Starch is part of the total carbohydrates, along with sugars and dietary fiber. Although starch used to be referred to as complex carbs and sugars as simple carbs, both sugar and starch contributes calories and have the potential of rising your blood sugar levels, but dietary fiber does not. Eating more fiber can help you feel fuller longer between your meals that will prevent cravings and snack attacks that can ruin your diet. However, eating too much starch has the same effect as eating too much sugar.
Starchy foods are found in large amounts in the standard American diet. At breakfast, breakfast cereals, toasts, bagels, English muffins, muffins, croissants and oatmeal are the most commonly eaten starchy foods. At lunch and dinner, french fries, mashed potatoes, baked potatoes, rice, pasta, couscous, beans and lentils, pizza dough, buns, tortillas, taco shells and corn are rich in starch. Many snack foods are also very starchy, such as pretzels, crackers, rice cakes, potato chips and granola bars.
Blood Sugar Levels
Although most people believe that only sugar can raise your blood sugar levels, starch can produce the same results. Starch is made of a long molecule of glucose, or sugar, and when it is digested, it is broken down into sugar. Eating a lot of starchy foods can therefore create large variations in your blood sugar levels, making them rise quickly and then drop. These fluctuations are associated with varying energy levels, hunger and cravings, which can prompt you to overeat. Moreover, if you have prediabetes, diabetes or reactive hypoglycemia, eating starchy foods can exacerbate your blood sugar roller coaster and make it more difficult to manage your condition.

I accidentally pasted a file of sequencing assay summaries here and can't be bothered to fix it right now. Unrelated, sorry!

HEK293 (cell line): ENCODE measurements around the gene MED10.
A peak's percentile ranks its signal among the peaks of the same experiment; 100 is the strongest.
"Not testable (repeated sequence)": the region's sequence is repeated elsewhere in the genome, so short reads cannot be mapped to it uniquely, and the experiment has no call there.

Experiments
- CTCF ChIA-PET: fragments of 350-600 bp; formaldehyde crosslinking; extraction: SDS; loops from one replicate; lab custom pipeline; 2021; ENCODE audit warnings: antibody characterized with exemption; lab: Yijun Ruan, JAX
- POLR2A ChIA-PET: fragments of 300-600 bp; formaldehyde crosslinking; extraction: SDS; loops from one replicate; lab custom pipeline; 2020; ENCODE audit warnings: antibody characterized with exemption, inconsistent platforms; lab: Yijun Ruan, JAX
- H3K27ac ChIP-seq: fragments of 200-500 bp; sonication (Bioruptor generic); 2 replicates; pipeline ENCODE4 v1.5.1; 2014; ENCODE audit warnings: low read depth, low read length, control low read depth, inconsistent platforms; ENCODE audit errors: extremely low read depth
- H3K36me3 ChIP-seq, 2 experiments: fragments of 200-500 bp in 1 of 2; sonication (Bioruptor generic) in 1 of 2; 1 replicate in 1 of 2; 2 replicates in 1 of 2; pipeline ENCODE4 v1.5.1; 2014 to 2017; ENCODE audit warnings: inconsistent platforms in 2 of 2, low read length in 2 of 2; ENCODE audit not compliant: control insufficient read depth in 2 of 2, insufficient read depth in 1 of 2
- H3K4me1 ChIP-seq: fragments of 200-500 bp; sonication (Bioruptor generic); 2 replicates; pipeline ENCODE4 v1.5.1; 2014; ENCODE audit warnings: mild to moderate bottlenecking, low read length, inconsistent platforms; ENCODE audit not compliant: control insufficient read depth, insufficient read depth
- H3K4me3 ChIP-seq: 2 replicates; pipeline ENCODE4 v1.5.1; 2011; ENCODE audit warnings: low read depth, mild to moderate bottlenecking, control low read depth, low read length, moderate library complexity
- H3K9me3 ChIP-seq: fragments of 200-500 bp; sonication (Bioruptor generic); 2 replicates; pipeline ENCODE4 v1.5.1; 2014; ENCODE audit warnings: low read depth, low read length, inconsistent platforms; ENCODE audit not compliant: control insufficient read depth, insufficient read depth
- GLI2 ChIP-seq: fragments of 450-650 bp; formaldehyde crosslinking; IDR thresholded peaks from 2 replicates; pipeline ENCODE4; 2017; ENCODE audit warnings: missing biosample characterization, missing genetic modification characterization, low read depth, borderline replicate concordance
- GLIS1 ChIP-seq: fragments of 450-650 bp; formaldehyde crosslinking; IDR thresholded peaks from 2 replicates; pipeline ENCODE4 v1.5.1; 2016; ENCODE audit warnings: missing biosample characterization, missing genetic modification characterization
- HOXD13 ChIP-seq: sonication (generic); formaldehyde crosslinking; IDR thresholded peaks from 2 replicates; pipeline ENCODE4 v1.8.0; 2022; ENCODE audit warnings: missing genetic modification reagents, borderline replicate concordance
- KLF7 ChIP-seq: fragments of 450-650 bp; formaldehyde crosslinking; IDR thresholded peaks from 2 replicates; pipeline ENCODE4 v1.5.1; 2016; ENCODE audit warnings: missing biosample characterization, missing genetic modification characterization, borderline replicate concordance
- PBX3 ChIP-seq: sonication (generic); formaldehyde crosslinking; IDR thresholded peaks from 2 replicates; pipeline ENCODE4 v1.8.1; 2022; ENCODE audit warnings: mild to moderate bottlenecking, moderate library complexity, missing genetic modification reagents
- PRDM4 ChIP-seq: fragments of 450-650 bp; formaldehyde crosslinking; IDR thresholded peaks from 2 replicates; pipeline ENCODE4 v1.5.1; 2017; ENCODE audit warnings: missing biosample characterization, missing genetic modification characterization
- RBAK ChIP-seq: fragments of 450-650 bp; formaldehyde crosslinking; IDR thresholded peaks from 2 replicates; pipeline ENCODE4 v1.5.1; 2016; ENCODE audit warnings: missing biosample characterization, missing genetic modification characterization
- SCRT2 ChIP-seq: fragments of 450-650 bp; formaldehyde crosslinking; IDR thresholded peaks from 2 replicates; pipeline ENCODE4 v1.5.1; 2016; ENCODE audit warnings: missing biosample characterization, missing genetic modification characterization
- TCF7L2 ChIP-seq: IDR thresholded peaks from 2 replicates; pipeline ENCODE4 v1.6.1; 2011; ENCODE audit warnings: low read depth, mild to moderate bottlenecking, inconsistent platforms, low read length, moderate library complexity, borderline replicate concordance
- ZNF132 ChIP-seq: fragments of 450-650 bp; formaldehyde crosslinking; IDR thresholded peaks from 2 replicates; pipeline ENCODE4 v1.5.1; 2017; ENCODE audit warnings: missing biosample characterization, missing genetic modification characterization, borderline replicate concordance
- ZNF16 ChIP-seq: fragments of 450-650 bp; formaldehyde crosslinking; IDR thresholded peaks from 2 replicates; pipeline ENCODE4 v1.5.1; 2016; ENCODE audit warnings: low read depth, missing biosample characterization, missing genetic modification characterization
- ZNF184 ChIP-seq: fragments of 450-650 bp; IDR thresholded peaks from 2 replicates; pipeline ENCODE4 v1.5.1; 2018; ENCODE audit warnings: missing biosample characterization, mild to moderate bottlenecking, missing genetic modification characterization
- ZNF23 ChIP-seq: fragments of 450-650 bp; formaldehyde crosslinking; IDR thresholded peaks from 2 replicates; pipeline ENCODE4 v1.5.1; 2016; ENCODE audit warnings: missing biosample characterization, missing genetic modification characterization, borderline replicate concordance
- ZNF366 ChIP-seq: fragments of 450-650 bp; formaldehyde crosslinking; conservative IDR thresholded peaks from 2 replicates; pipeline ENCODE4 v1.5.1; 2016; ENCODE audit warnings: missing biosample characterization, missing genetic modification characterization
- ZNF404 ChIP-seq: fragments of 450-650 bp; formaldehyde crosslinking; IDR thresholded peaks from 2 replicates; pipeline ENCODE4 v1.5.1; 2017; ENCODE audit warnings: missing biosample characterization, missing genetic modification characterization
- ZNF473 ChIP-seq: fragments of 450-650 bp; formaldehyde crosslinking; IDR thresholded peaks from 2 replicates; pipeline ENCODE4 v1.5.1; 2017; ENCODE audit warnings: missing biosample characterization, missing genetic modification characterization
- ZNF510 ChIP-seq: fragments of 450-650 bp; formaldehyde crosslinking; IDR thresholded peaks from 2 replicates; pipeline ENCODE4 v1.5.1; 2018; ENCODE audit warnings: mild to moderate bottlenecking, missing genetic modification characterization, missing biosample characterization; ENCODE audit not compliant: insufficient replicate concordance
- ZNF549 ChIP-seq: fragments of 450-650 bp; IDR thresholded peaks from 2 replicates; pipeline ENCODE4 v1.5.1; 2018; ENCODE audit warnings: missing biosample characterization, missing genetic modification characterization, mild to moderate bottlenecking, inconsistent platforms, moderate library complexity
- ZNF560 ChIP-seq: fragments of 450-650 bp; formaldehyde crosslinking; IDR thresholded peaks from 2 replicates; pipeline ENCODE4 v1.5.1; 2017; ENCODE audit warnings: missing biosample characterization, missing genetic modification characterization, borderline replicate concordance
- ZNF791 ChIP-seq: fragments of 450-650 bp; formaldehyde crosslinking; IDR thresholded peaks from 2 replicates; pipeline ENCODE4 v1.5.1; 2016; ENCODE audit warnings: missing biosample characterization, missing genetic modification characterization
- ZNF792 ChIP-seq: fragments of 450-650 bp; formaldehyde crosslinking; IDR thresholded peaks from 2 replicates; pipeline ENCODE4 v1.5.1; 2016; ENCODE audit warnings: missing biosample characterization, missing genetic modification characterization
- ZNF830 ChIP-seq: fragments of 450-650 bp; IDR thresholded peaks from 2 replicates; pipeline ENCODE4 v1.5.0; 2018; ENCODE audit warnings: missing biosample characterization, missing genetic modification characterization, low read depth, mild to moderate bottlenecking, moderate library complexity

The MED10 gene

Eating too much of anything, including starch, can result in weight gain. Starch is a carbohydrates and contain 4 calories per gram. Moreover, many starchy foods, especially the processed and refined ones, can be addictive and make you want to eat more than you need while you pack on the pounds. Excess starch and sugar are easily converted to fat, especially when accompanied with the high insulin levels that result from increasing blood sugar levels. After being converted to fat, excess starch is then stored in your body fat stores for later use and you may notice that your clothes are getting tighter.
Reduce Your Starch Intake
Try reducing your starch intake, as well as your sugar intake for maximum benefits, to see how it influences your health and well-being. Start by eliminating all processed foods and foods made from refined grains, which include most of the pre-packaged and convenience foods found at your grocery store. Get the small amount of carbs you need from fruits, milk, yogurt, nuts, seeds and their butter. Follow this low-starch or no-starch diet for a few weeks and see if you notice any improvements in your energy levels and body weight.